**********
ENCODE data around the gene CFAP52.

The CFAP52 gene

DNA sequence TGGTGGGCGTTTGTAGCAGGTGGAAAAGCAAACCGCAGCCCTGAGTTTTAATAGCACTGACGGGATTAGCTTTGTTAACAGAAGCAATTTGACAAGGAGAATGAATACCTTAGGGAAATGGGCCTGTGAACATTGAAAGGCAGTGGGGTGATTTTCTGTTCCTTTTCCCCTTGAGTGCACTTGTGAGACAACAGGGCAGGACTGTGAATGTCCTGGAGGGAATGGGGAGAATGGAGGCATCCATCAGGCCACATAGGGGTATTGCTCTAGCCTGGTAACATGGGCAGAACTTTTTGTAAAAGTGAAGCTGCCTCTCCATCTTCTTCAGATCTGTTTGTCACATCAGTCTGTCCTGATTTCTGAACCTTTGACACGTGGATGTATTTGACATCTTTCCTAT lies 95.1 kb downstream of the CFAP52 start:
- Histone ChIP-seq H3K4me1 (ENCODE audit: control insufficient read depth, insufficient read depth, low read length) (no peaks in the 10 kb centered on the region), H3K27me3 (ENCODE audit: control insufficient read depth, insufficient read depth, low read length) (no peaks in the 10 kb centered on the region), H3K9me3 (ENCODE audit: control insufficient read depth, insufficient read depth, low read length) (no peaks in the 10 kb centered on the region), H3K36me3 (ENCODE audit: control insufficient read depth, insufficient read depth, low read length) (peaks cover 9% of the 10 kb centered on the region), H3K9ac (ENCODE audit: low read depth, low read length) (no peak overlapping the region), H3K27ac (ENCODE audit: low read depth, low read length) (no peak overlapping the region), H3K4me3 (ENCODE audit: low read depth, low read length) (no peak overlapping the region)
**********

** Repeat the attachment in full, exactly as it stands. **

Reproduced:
ENCODE data around the gene CFAP52.

The CFAP52 gene

DNA sequence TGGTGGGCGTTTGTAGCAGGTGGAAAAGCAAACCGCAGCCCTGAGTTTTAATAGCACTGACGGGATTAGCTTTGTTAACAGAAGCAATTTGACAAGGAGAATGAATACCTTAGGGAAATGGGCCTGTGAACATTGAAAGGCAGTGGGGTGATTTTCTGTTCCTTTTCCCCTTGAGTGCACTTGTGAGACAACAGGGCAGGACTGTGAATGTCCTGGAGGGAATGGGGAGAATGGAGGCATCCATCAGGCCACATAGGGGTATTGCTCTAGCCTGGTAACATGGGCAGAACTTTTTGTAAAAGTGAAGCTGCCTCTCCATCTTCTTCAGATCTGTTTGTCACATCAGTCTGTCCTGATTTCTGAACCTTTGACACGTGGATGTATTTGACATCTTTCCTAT lies 95.1 kb downstream of the CFAP52 start:
- Histone ChIP-seq H3K4me1 (ENCODE audit: control insufficient read depth, insufficient read depth, low read length) (no peaks in the 10 kb centered on the region), H3K27me3 (ENCODE audit: control insufficient read depth, insufficient read depth, low read length) (no peaks in the 10 kb centered on the region), H3K9me3 (ENCODE audit: control insufficient read depth, insufficient read depth, low read length) (no peaks in the 10 kb centered on the region), H3K36me3 (ENCODE audit: control insufficient read depth, insufficient read depth, low read length) (peaks cover 9% of the 10 kb centered on the region), H3K9ac (ENCODE audit: low read depth, low read length) (no peak overlapping the region), H3K27ac (ENCODE audit: low read depth, low read length) (no peak overlapping the region), H3K4me3 (ENCODE audit: low read depth, low read length) (no peak overlapping the region)